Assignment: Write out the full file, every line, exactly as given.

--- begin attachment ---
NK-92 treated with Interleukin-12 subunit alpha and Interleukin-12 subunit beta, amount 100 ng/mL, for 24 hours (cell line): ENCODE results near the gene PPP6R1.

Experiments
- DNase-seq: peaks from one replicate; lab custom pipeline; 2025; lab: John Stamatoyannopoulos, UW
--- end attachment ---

NK-92 treated with Interleukin-12 subunit alpha and Interleukin-12 subunit beta, amount 100 ng/mL, for 24 hours (cell line): ENCODE results near the gene PPP6R1.

Experiments
- DNase-seq: peaks from one replicate; lab custom pipeline; 2025; lab: John Stamatoyannopoulos, UW